Pixar's finest film. It's slick pacing, tight storytelling, and superb nuance are top-notch perfection. A rat wants to be a professional chef. But it's a lot better than it sounds. If you weren't enamored by the rest of the film, Ego's review at the end sold it. Yes, Finding Nemo and The Incredibles were much more adventurous, Inside Out was more conceptually inspired, Up more emotionally touching, and Wall-e far more poetic, but Ratatouille is their finest film to date, and it has yet to be outclassed by any other.

    Kiki's Delivery Service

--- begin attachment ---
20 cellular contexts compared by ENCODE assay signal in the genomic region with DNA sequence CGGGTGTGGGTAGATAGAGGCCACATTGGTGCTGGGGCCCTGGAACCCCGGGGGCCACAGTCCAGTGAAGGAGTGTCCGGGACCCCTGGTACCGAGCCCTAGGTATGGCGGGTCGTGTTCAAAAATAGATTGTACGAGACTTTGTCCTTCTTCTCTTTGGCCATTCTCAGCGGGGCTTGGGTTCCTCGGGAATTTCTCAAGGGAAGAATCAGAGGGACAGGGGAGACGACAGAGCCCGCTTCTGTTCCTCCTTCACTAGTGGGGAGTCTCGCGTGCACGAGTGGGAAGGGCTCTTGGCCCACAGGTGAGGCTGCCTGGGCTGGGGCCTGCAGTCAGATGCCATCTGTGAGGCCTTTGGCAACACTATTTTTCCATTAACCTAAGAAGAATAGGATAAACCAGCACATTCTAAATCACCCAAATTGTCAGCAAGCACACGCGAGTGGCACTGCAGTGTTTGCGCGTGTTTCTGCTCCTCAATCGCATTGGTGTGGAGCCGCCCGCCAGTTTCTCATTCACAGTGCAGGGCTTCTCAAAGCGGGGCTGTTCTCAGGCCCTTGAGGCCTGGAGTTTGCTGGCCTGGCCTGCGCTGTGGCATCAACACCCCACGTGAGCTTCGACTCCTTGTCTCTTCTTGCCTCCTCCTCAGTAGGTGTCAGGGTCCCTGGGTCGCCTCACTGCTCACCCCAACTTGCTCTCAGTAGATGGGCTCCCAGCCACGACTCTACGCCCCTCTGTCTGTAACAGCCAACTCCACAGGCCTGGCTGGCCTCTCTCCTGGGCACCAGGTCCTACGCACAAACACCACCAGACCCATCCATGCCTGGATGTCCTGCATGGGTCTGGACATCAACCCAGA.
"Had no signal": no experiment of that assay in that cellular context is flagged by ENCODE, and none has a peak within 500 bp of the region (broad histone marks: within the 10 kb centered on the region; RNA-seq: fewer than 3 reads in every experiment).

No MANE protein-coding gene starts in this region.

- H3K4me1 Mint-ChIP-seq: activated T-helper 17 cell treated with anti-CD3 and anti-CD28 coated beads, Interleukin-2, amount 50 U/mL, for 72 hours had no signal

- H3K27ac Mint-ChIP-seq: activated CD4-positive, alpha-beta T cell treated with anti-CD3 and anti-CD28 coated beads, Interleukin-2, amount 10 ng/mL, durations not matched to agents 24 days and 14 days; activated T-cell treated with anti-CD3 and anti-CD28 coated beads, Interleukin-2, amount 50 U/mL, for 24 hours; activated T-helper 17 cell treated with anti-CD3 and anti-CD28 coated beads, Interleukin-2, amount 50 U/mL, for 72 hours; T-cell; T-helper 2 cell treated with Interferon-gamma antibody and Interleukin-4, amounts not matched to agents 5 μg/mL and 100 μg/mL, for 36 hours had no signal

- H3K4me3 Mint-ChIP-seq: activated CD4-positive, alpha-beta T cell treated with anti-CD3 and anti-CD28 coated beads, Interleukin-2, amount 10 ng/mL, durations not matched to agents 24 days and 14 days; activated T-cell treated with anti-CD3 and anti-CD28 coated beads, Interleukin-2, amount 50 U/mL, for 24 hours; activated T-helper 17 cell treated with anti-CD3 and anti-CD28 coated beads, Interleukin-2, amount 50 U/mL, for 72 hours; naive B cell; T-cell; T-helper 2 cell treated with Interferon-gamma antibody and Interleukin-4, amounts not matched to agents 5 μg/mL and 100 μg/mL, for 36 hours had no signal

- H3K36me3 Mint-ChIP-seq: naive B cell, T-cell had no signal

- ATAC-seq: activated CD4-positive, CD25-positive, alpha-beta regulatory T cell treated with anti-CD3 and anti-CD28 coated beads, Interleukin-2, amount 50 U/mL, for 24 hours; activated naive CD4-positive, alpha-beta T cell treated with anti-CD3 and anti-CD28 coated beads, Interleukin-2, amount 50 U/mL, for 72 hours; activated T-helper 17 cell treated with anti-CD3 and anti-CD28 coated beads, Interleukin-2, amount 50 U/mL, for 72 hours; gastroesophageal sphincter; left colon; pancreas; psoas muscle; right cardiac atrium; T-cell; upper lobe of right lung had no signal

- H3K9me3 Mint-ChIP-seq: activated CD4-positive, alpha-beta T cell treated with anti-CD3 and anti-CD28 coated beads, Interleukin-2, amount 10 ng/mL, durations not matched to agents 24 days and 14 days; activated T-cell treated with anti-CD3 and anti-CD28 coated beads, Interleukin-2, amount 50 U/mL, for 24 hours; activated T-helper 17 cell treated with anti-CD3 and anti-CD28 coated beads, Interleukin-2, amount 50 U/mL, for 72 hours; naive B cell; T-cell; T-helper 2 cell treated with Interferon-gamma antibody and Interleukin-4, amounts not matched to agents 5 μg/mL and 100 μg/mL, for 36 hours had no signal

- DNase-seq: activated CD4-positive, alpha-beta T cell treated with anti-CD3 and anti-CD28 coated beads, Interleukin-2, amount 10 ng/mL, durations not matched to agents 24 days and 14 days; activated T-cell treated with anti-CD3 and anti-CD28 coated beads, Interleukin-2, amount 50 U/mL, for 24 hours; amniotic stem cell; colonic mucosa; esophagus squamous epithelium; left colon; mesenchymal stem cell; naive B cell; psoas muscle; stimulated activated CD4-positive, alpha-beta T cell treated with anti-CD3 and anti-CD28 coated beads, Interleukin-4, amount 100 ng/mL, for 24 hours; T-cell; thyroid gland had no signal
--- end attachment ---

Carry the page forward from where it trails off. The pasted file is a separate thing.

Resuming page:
A lighthearted simple tale of a witch who leaves home to pick up training in another town. People respect each other, she has to work hard for basic food, and learns so much about life in a short period of time, but we get so invested. Many, many Miyazaki fans point to this film as their favorite, and it's easy to see why: no other film has such care put into the fine details of everyday life. It's neat, it's tidy, it's gorgeous, and a simple joy to be had, but it feels so much better in the hands of a master like Miyazaki.

    Beauty and The Beast
    Beautifully animated, this is one of Disney's shorter films, but is no less chock-full of outstanding content. An enthralling musical with big Broadway numbers and the delicate title song in the famous ballroom scene. It's just as stunning now as it was back then, and every second screams classic. Of all Disney's Renaissance films, this one struck the tone it set for perfectly.

    The Nightmare Before Christmas